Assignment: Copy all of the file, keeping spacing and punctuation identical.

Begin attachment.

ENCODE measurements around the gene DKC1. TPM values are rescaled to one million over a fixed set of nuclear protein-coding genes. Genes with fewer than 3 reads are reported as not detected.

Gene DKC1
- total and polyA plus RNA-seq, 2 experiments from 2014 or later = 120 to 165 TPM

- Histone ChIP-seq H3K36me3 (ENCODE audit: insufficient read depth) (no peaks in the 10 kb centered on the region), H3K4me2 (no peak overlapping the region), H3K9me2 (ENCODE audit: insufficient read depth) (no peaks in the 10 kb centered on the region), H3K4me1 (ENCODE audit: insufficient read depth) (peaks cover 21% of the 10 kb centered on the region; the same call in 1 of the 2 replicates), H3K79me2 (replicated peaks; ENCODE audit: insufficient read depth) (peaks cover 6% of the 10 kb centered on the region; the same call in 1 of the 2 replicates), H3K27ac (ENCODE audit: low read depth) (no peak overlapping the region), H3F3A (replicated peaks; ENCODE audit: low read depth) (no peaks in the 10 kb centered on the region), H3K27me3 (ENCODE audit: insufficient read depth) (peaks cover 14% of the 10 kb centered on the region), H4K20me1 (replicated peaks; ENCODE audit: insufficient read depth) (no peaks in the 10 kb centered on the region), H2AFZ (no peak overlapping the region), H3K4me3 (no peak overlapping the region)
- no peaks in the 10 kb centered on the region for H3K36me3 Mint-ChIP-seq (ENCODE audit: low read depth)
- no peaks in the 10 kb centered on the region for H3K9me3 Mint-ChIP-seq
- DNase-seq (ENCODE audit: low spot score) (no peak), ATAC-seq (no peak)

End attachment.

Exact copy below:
ENCODE measurements around the gene DKC1. TPM values are rescaled to one million over a fixed set of nuclear protein-coding genes. Genes with fewer than 3 reads are reported as not detected.

Gene DKC1
- total and polyA plus RNA-seq, 2 experiments from 2014 or later = 120 to 165 TPM

- Histone ChIP-seq H3K36me3 (ENCODE audit: insufficient read depth) (no peaks in the 10 kb centered on the region), H3K4me2 (no peak overlapping the region), H3K9me2 (ENCODE audit: insufficient read depth) (no peaks in the 10 kb centered on the region), H3K4me1 (ENCODE audit: insufficient read depth) (peaks cover 21% of the 10 kb centered on the region; the same call in 1 of the 2 replicates), H3K79me2 (replicated peaks; ENCODE audit: insufficient read depth) (peaks cover 6% of the 10 kb centered on the region; the same call in 1 of the 2 replicates), H3K27ac (ENCODE audit: low read depth) (no peak overlapping the region), H3F3A (replicated peaks; ENCODE audit: low read depth) (no peaks in the 10 kb centered on the region), H3K27me3 (ENCODE audit: insufficient read depth) (peaks cover 14% of the 10 kb centered on the region), H4K20me1 (replicated peaks; ENCODE audit: insufficient read depth) (no peaks in the 10 kb centered on the region), H2AFZ (no peak overlapping the region), H3K4me3 (no peak overlapping the region)
- no peaks in the 10 kb centered on the region for H3K36me3 Mint-ChIP-seq (ENCODE audit: low read depth)
- no peaks in the 10 kb centered on the region for H3K9me3 Mint-ChIP-seq
- DNase-seq (ENCODE audit: low spot score) (no peak), ATAC-seq (no peak)